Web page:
• Flight Test
  • Virgin Galactic\’s suborbital SpaceShipTwo successfully conducted its first \”cold flow\” flight test above the Mojave Desert on April 12
  • During the test, oxidizer was run through the rocket\’s propulsion system and out the back nozzle of the ship, though the vehicle\’s rocket engine was not turned on
  • The next big step will probably be conducting a full flight test, igniting the rocket in the air.
  • Once SpaceShipTwo is operational, WhiteKnightTwo will carry the vehicle up to an altitude of about 50,000 feet (15,240 meters) before releasing it.
  • After separation, SpaceShipTwo will accelerate to 2,500 mph (4,000 km/h) and eventually pass an altitude of 62 miles (100 kilometers), the point at which passengers are considered astronauts
  • The spaceship will reach a peak altitude of 68 miles (110 km), giving the six passengers and two pilots about five minutes of weightlessness
  • Upon re-entry, SpaceShipTwo will be able to land on a conventional runway
  • A seat on board a SpaceShipTwo flight costs $200,000. More than 550 people have put down deposits to reserve a spot
  • Multimedia
  • YouTube Clip | Release and Rocket Start
  • YouTube Clip | In Orbit
  • YouTube Clip | Weightless M-M\’s
  • YouTube | Virgin Galactic 8 5min video
  • Further Reading / In the News
  • Virgin Galactic\’s SpaceShipTwo Makes Stunning Leap Toward Private Spaceflight | Space.com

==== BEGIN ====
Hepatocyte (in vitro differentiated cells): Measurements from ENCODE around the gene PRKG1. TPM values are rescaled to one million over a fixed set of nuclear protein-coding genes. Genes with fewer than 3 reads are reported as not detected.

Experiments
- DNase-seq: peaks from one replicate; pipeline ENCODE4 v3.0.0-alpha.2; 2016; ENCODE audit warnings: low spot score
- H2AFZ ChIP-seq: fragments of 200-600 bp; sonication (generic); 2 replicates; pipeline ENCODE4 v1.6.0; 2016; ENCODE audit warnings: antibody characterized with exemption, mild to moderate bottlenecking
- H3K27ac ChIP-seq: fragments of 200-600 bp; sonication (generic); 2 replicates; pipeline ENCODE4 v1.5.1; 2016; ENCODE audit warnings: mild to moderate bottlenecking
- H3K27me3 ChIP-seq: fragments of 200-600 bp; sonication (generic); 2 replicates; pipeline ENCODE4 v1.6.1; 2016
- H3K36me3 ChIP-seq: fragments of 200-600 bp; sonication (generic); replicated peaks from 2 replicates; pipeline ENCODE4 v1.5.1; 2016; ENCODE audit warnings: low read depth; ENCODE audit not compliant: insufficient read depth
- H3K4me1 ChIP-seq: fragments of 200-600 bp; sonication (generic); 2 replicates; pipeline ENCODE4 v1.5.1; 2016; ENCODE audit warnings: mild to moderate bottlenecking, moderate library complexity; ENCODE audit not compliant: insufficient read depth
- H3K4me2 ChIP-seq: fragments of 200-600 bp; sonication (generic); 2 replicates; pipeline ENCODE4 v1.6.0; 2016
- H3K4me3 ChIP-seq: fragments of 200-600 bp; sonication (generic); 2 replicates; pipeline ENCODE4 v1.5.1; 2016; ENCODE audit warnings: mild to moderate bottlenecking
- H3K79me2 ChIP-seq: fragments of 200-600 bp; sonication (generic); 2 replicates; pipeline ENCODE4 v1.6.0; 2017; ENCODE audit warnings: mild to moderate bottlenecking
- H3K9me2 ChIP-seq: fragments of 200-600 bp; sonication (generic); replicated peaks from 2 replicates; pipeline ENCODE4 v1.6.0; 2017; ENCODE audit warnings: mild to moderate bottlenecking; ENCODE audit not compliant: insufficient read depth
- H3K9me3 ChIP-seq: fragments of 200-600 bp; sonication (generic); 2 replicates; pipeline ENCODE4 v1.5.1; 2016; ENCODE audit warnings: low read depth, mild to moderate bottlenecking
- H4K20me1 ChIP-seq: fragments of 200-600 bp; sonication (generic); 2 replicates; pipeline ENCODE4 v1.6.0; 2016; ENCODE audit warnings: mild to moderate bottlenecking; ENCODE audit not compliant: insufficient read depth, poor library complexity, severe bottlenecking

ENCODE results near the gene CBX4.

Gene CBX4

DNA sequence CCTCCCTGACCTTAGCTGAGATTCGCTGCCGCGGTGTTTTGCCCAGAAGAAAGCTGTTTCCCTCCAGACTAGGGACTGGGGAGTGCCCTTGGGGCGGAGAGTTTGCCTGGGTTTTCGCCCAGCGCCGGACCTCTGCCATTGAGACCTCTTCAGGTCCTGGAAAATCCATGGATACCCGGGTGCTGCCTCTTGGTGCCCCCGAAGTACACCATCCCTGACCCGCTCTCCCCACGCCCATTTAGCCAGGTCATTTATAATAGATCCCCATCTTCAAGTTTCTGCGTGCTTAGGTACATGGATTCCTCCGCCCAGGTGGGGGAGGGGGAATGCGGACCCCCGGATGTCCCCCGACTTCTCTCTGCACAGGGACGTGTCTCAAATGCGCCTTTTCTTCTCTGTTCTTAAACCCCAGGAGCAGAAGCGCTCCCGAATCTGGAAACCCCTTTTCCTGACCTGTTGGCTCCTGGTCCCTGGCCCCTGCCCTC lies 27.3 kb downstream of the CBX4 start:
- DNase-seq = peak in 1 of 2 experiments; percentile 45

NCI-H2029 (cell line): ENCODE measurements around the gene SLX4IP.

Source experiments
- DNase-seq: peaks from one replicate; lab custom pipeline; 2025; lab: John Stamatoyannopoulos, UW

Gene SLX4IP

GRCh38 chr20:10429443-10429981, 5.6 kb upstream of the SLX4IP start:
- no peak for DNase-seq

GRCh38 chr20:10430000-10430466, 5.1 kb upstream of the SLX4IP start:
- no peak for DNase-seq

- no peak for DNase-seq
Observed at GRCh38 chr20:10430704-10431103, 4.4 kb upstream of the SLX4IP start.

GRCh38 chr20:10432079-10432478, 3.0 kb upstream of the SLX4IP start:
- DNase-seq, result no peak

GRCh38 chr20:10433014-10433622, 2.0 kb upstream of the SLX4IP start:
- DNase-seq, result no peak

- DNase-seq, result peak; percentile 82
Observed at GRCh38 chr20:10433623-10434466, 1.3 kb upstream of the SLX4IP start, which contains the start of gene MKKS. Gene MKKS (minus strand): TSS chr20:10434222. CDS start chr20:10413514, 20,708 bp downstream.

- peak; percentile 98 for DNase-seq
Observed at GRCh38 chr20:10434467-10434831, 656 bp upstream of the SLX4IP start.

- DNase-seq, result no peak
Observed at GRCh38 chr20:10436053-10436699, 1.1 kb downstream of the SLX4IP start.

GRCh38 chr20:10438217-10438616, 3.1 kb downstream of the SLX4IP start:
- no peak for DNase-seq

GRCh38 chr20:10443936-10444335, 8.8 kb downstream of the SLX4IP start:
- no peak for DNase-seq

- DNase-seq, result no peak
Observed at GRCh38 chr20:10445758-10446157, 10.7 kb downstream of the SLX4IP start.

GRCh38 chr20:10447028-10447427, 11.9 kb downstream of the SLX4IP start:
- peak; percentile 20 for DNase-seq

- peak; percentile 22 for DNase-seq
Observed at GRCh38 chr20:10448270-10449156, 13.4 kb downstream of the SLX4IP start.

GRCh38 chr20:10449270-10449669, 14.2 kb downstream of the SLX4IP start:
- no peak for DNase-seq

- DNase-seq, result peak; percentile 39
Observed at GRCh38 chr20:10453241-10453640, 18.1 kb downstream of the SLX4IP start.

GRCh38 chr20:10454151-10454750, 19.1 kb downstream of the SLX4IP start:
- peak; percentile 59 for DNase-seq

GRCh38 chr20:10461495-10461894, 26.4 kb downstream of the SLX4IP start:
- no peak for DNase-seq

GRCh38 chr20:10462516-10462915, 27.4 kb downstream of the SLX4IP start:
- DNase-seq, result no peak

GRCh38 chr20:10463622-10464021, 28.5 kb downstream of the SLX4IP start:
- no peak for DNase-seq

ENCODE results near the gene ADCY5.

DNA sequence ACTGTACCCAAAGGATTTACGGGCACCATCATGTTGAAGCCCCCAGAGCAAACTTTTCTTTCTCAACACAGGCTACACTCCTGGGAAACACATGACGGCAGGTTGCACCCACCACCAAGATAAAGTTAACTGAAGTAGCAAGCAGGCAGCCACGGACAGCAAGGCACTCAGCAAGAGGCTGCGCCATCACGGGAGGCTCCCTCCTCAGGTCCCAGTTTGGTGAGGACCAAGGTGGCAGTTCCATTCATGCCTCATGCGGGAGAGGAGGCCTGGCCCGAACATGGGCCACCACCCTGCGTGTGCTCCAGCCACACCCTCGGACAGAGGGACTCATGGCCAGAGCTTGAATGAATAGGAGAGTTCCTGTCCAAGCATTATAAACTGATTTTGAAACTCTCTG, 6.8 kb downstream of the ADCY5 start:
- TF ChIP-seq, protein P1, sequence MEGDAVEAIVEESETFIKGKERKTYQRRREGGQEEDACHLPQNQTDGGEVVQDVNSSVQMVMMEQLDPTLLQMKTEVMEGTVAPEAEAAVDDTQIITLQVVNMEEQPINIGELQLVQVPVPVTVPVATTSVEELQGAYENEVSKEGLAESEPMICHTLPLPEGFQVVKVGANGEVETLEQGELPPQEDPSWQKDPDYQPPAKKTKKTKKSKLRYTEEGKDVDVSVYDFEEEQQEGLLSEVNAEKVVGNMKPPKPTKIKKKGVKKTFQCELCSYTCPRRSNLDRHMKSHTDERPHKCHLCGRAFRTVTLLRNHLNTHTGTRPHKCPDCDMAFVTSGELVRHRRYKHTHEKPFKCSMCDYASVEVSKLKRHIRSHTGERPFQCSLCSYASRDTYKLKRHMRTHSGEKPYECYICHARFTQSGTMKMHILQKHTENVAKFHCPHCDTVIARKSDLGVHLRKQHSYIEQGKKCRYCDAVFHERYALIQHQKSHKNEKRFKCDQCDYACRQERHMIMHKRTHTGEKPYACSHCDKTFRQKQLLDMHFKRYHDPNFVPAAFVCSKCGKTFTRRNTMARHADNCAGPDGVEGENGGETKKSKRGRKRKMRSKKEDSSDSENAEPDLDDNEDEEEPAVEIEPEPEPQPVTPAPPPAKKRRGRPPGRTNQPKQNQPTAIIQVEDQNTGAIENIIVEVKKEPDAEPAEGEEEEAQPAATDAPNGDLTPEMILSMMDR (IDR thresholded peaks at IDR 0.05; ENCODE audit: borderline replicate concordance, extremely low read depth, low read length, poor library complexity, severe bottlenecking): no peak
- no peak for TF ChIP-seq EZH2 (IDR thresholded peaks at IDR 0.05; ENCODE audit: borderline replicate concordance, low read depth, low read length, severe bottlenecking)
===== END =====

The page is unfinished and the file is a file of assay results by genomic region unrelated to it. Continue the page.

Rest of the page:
More Efficient Solar Cells

  • A silicon solar cell can never generate more than one electron from a single photon which severely limit the conversion efficiency of photovoltaic cells, and scientists have spent decades looking for workarounds
  • In Solar cells if an incoming photon has too little energy, the cell won’t absorb it and if a photon has too much, the excess is wasted as heat
  • What’s New?
  • The key to greater solar efficiency might be an organic dye called pentacene
  • A photovoltaic cell based on pentacene can generate two electrons from a single photon-more electricity from the same amount of sun.
  • The key is a phenomenon called singlet-exciton fission, in which an arriving photon generates two “excitons” (excited states) that can be made to yield two electrons.
  • Previous researchers had accomplished similar tricks using quantum dots (tiny pieces of matter that behave like atoms) and deep-ultraviolet light
  • Why it works is still not particularly clear, and for now, the pentacene cell works only with an extremely narrow band of visible light
  • It should be possible to create a pentacene coating for silicon solar cells that boosts the total conversion efficiency from today’s 25 percent to a shade over 30 percent-a significant jump
  • Further Reading / In the News
  • The Solar Cell That Turns 1 Photon into 2 Electrons: Scientific American | ScientificAmerican.com



  • **”The Hubby” | Check This Out! **
  • TETRIS to Treat Lazy Eye?!?
  • A research team has used Tetris in an innovative approach to treat adult amblyopia, commonly known as \”lazy eye.\”
  • Amblyopia is the most common cause of visual impairment in childhood from poor processing in the brain results in suppression of the weaker eye by the stronger eye
  • It affects up to 3 per cent of the population and if not treated early, lazy eye can lead to permanent loss of vision in the weak eye
  • Previous treatments focused largely on covering the stronger eye in order to force the weaker eye to work and has proven only partially successful in children and have been ineffective in adults